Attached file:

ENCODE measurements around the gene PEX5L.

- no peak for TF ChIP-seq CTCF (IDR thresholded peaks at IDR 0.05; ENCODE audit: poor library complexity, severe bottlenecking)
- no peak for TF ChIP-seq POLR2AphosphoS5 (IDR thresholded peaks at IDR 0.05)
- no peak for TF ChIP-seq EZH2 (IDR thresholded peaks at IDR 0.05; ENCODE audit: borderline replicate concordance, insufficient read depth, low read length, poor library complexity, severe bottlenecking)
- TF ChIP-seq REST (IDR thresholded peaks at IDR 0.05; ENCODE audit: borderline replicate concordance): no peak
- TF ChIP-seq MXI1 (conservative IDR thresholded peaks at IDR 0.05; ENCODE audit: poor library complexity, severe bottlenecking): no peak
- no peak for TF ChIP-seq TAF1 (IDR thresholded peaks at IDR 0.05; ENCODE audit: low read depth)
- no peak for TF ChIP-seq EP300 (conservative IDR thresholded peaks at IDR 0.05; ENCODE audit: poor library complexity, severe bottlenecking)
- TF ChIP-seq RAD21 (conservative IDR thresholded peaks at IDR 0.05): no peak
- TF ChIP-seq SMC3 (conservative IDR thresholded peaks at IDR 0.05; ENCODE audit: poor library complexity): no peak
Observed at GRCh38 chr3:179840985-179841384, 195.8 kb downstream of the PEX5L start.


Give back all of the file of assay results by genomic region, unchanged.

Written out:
ENCODE measurements around the gene PEX5L.

- no peak for TF ChIP-seq CTCF (IDR thresholded peaks at IDR 0.05; ENCODE audit: poor library complexity, severe bottlenecking)
- no peak for TF ChIP-seq POLR2AphosphoS5 (IDR thresholded peaks at IDR 0.05)
- no peak for TF ChIP-seq EZH2 (IDR thresholded peaks at IDR 0.05; ENCODE audit: borderline replicate concordance, insufficient read depth, low read length, poor library complexity, severe bottlenecking)
- TF ChIP-seq REST (IDR thresholded peaks at IDR 0.05; ENCODE audit: borderline replicate concordance): no peak
- TF ChIP-seq MXI1 (conservative IDR thresholded peaks at IDR 0.05; ENCODE audit: poor library complexity, severe bottlenecking): no peak
- no peak for TF ChIP-seq TAF1 (IDR thresholded peaks at IDR 0.05; ENCODE audit: low read depth)
- no peak for TF ChIP-seq EP300 (conservative IDR thresholded peaks at IDR 0.05; ENCODE audit: poor library complexity, severe bottlenecking)
- TF ChIP-seq RAD21 (conservative IDR thresholded peaks at IDR 0.05): no peak
- TF ChIP-seq SMC3 (conservative IDR thresholded peaks at IDR 0.05; ENCODE audit: poor library complexity): no peak
Observed at GRCh38 chr3:179840985-179841384, 195.8 kb downstream of the PEX5L start.